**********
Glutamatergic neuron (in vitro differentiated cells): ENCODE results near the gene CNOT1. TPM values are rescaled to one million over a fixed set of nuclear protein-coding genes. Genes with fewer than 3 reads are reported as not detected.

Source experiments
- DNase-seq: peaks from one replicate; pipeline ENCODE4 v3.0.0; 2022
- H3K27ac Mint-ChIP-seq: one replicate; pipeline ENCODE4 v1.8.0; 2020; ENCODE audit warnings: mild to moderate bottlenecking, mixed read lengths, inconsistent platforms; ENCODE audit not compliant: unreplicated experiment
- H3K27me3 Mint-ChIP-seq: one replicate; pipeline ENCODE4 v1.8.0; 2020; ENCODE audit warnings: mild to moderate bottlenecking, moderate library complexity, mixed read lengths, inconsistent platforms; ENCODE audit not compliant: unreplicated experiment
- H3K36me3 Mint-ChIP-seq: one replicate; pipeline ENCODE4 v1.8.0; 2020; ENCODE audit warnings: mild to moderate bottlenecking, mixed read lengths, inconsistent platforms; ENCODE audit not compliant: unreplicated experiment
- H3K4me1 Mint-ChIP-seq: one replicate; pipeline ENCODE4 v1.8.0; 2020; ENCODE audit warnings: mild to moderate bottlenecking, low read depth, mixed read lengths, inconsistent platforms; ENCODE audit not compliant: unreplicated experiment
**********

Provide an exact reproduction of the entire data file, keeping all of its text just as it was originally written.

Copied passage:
Glutamatergic neuron (in vitro differentiated cells): ENCODE results near the gene CNOT1. TPM values are rescaled to one million over a fixed set of nuclear protein-coding genes. Genes with fewer than 3 reads are reported as not detected.

Source experiments
- DNase-seq: peaks from one replicate; pipeline ENCODE4 v3.0.0; 2022
- H3K27ac Mint-ChIP-seq: one replicate; pipeline ENCODE4 v1.8.0; 2020; ENCODE audit warnings: mild to moderate bottlenecking, mixed read lengths, inconsistent platforms; ENCODE audit not compliant: unreplicated experiment
- H3K27me3 Mint-ChIP-seq: one replicate; pipeline ENCODE4 v1.8.0; 2020; ENCODE audit warnings: mild to moderate bottlenecking, moderate library complexity, mixed read lengths, inconsistent platforms; ENCODE audit not compliant: unreplicated experiment
- H3K36me3 Mint-ChIP-seq: one replicate; pipeline ENCODE4 v1.8.0; 2020; ENCODE audit warnings: mild to moderate bottlenecking, mixed read lengths, inconsistent platforms; ENCODE audit not compliant: unreplicated experiment
- H3K4me1 Mint-ChIP-seq: one replicate; pipeline ENCODE4 v1.8.0; 2020; ENCODE audit warnings: mild to moderate bottlenecking, low read depth, mixed read lengths, inconsistent platforms; ENCODE audit not compliant: unreplicated experiment